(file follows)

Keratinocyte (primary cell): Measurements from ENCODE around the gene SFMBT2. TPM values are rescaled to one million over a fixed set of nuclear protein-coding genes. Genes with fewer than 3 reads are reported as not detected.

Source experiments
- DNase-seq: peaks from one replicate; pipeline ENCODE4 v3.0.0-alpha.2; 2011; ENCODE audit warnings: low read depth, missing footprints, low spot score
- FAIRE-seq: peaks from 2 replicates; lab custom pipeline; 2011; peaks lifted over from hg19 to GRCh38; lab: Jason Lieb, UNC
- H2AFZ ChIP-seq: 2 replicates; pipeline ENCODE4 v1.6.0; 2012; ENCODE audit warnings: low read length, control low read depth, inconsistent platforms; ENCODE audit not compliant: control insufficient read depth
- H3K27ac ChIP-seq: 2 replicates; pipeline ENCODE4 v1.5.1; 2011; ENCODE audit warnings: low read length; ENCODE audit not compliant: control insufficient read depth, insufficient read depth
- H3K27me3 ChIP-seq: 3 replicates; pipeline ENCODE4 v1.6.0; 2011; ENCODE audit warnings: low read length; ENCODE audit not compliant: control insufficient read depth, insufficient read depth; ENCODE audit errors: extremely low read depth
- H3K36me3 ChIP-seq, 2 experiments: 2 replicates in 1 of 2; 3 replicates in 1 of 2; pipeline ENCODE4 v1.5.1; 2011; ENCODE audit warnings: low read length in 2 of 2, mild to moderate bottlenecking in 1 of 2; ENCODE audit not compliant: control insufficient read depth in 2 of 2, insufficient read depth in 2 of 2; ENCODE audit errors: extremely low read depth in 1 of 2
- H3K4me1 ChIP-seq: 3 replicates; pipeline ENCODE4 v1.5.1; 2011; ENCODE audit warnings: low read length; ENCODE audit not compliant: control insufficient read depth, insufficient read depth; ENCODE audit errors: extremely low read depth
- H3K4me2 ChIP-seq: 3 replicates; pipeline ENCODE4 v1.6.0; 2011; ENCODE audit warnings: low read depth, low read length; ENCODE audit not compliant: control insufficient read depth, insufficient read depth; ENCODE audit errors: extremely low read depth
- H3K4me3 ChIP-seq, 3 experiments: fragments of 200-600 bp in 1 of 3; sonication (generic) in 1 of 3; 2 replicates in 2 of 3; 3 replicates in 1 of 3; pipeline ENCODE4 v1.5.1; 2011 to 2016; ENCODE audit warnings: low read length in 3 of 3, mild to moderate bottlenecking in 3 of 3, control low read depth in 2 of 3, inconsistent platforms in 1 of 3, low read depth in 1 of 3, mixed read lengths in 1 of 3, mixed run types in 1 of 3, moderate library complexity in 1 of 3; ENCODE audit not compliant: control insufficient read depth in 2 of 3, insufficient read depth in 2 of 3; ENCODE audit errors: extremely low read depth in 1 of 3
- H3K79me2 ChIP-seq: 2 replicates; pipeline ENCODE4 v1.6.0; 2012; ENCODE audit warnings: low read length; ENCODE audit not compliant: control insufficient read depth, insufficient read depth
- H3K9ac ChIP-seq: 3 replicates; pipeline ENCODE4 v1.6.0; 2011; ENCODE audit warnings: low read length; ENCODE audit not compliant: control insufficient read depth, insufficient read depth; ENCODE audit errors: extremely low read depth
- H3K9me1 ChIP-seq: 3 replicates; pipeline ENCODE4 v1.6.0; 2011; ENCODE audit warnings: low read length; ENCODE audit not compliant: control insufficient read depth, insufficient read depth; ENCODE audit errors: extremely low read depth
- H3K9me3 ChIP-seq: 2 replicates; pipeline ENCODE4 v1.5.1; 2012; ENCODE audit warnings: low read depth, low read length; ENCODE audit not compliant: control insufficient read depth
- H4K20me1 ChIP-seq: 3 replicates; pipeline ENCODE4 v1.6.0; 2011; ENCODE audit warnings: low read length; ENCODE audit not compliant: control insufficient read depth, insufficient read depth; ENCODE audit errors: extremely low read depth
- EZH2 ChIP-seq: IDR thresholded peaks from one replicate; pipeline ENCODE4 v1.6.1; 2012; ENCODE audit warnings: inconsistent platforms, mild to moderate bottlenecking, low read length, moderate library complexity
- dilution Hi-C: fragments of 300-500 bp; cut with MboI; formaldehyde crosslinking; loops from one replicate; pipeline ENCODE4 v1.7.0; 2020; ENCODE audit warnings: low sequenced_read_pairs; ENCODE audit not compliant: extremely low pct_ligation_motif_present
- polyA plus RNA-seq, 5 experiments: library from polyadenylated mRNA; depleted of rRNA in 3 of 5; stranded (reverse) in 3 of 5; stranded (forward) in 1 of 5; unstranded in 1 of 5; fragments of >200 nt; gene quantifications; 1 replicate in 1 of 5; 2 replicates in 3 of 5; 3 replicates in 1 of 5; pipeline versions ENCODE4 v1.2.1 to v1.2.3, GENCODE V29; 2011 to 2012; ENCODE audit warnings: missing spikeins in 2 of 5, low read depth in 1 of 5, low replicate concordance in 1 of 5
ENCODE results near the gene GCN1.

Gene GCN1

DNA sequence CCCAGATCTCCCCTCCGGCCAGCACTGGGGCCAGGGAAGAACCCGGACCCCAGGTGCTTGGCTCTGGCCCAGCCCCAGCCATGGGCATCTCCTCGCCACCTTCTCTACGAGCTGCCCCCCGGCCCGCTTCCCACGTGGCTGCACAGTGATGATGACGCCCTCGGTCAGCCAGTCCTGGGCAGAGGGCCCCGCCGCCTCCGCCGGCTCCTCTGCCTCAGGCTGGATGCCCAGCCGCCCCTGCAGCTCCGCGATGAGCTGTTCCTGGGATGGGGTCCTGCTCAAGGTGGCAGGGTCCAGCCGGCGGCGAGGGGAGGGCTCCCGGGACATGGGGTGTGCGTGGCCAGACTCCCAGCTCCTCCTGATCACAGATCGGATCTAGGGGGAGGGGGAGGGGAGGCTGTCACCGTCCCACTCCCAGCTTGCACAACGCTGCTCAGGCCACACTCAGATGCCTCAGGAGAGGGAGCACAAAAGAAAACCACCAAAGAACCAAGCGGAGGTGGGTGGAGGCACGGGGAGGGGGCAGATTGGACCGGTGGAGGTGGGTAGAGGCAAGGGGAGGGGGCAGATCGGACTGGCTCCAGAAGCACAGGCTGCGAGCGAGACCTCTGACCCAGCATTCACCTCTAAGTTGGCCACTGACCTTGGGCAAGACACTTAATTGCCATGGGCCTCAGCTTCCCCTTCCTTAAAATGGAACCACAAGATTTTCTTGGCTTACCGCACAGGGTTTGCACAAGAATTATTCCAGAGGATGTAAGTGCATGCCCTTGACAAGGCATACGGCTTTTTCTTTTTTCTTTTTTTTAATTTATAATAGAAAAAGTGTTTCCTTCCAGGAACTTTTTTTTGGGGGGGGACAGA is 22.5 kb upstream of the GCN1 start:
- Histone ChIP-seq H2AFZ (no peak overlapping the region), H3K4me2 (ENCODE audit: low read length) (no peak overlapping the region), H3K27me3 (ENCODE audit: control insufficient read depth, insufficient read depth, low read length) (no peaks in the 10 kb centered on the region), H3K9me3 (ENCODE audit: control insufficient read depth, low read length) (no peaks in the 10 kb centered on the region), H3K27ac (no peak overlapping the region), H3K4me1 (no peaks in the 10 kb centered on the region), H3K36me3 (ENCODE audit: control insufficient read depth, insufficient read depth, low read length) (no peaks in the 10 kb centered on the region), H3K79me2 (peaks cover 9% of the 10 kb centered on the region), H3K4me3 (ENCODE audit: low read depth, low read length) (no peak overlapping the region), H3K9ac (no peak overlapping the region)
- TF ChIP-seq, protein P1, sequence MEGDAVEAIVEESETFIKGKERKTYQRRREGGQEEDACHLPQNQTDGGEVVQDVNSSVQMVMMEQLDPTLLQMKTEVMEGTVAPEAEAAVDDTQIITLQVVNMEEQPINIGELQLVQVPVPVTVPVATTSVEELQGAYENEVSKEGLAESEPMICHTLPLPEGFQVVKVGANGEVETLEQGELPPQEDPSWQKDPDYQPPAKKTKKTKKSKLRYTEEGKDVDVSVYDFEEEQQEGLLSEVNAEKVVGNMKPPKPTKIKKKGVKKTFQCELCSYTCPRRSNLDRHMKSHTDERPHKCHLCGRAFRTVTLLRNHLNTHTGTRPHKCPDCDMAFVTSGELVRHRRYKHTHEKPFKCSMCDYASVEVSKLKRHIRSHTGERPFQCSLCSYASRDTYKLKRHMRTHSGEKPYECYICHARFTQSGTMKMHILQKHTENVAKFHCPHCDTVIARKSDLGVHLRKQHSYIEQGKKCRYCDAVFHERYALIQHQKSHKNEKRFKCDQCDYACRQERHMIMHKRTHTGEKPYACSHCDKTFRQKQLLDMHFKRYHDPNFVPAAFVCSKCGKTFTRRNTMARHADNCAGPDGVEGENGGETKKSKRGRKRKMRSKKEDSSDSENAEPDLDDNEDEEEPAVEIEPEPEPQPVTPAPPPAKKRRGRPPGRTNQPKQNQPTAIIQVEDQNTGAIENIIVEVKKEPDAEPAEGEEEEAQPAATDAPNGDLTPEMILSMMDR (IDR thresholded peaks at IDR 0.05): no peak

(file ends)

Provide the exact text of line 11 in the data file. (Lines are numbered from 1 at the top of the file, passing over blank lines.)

- H3K4me3 ChIP-seq, 3 experiments: fragments of 200-600 bp in 1 of 3; sonication (generic) in 1 of 3; 2 replicates in 2 of 3; 3 replicates in 1 of 3; pipeline ENCODE4 v1.5.1; 2011 to 2016; ENCODE audit warnings: low read length in 3 of 3, mild to moderate bottlenecking in 3 of 3, control low read depth in 2 of 3, inconsistent platforms in 1 of 3, low read depth in 1 of 3, mixed read lengths in 1 of 3, mixed run types in 1 of 3, moderate library complexity in 1 of 3; ENCODE audit not compliant: control insufficient read depth in 2 of 3, insufficient read depth in 2 of 3; ENCODE audit errors: extremely low read depth in 1 of 3